Lottie Moon (A Biographical Sketch): Introduction


Recently I have been researching and writing about Lottie Moon the famous Southern Baptist Missionary. I thought I would share some thoughts here this week. I will be posting once a day over the next five days (Monday – Friday) on the life and times of Lottie Moon. For those of you who may not know about Lottie Moon and her mission legacy, here is a brief introduction:

The name, Lottie Moon, is one familiar to most rank and file Southern Baptists church members.  Lottie Moon was a single female missionary commissioned by the Southern Baptist who served in China at the turn of the twentieth century.  Annually the Southern Baptist Convention receives a Christmas offering in her name to support the ongoing work of the International Missions Board. This offering is responsible for funding well over fifty percent of the work of the IMB and is estimated to be the largest offering of its kind.

While the offering is in and of itself noteworthy, the woman who inspired the offering is nothing short of amazing. Some have speculated that she is the closest thing that Southern Baptist’s have to a saint. Catherine B. Allen writes about the legacy of Miss Moon:

Like many other missionaries, Lottie Moon left a legacy that paved the way for succeeding generations. But unlike any other missionary, Miss Moon left a legacy that largely paid the way for the growth of the largest missionary force of any evangelical or Protestant denomination.[1]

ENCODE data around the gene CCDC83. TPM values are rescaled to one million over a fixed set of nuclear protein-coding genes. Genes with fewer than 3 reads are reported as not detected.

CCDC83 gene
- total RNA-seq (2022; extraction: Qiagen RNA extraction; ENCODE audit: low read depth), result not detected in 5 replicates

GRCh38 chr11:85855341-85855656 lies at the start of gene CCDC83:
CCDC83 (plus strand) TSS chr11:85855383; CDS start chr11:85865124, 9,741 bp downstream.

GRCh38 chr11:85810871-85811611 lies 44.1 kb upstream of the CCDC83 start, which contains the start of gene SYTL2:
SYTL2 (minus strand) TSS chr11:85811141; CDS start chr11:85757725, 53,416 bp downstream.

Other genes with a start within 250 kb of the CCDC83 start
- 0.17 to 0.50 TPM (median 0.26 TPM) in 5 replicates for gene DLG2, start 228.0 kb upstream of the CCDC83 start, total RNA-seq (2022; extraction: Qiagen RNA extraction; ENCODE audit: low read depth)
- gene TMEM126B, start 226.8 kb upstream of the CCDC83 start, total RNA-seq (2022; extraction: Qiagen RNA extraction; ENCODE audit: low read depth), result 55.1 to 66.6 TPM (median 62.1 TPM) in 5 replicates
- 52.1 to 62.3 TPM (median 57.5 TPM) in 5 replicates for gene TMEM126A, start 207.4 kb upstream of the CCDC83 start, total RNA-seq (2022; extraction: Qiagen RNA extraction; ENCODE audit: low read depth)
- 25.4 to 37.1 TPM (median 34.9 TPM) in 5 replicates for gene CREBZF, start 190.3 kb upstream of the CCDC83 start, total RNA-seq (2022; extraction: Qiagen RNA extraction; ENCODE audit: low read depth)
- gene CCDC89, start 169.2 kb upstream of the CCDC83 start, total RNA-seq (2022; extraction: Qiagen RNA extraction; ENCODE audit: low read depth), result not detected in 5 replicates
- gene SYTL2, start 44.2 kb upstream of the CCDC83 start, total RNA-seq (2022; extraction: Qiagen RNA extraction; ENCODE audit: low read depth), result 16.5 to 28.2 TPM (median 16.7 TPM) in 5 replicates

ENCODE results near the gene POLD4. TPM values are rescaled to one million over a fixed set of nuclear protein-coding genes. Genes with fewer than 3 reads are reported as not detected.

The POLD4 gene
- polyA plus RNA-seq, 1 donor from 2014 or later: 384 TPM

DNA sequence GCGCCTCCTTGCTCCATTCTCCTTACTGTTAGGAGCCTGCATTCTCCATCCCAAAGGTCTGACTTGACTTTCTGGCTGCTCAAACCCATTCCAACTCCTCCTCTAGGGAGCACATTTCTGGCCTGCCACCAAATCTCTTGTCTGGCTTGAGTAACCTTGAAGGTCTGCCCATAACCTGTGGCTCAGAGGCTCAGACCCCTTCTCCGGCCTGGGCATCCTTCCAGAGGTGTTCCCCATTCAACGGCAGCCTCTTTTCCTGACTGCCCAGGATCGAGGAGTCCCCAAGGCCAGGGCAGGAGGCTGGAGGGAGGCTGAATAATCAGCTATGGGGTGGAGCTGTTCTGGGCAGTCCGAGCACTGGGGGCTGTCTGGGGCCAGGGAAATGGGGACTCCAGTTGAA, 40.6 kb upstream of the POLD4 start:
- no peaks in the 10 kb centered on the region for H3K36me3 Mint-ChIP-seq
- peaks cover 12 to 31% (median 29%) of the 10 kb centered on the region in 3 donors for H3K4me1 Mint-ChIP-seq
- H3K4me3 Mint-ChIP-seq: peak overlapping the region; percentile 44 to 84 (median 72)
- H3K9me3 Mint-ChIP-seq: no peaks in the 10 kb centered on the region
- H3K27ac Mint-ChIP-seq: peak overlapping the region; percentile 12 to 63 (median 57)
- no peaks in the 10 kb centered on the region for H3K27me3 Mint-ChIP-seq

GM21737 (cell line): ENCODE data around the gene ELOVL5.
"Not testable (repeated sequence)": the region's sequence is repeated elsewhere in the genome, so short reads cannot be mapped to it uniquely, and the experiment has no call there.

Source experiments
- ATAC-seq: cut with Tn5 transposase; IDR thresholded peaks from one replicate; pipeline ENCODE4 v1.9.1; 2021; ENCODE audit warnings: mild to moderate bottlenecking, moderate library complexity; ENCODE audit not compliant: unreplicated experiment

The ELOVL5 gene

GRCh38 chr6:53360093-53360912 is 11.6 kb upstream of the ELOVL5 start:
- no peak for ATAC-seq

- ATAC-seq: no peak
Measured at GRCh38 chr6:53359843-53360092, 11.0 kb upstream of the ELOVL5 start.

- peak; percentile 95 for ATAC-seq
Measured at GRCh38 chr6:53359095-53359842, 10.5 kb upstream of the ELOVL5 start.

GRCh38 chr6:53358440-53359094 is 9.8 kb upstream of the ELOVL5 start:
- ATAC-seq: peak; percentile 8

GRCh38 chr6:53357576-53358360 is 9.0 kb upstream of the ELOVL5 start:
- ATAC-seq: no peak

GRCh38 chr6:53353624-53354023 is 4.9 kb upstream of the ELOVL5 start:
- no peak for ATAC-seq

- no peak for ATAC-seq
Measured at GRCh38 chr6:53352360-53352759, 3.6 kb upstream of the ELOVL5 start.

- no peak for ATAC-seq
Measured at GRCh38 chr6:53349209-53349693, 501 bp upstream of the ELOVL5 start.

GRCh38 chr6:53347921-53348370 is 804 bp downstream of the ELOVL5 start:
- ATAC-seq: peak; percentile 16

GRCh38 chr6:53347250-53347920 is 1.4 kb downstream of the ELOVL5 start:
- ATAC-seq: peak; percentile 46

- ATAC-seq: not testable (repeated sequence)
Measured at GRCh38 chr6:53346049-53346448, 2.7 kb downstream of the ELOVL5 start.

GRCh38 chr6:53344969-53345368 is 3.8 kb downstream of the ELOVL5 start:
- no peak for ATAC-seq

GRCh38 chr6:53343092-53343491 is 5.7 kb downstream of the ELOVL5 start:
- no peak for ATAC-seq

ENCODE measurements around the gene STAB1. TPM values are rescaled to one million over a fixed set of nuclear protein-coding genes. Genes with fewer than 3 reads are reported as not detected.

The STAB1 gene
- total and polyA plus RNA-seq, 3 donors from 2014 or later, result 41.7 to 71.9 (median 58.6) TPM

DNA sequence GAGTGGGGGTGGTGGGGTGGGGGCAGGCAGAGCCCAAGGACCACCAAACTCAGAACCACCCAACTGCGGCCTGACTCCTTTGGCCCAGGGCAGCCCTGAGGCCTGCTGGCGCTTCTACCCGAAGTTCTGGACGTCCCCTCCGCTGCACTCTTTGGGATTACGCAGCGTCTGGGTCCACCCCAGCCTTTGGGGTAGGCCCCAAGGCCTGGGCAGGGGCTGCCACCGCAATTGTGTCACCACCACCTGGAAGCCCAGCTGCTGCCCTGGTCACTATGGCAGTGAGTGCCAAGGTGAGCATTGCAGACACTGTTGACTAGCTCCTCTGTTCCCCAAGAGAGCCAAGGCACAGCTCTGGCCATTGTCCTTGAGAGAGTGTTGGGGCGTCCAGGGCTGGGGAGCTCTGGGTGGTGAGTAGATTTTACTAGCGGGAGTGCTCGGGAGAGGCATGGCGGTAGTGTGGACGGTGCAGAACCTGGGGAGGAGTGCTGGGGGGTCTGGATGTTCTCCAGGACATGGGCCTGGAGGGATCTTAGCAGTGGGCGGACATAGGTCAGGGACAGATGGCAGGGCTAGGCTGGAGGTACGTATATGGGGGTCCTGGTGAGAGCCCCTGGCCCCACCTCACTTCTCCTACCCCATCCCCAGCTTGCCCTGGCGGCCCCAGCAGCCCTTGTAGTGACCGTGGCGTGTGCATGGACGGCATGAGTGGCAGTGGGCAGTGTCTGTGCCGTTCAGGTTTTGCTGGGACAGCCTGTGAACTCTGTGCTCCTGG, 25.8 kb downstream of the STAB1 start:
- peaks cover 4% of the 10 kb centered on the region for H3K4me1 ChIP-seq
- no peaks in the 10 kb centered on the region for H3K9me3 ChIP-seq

Albert Mohler in a lecture series at Southern Seminary in 2008 noted, “It is one of the happiest things about an investigation of the life and missions legacy of Lottie Moon: The more you know, the more you come to understand that this woman represents far more than meets the eye, far more than the Southern Baptist memory can contain.”[2] Even at the time of her death, the Southern Baptist Missions Journal commented that she was, “The best man among our missionaries.”[3] Praise for Lottie Moon is not limited to those within the Southern Baptist denomination. Recently scholars have begun looking at Moons legacy from a feminist perspective and praise Moon for her bold spirit in blazing new trails for women, in a society domineered by men.


[1]  Catherine B. Allen. Allen, Catherine B. “The Legacy of Lottie Moon” International Bulletin of Missionary Research 17, No. 4 (Oct. 1993): 146.

[2] Albert Mohler. “Forum on the Life and Legacy of Lottie Moon.” Lecture, Great Commission Week from Southern Baptist Theological Seminary, Louisville, KY, October 21, 2009.

[3] Miller, Kevin D. “Gritty Pioneers: Six Missionaries Whose Tenacity Changed China ”Christian History 15, No. 4: 36.

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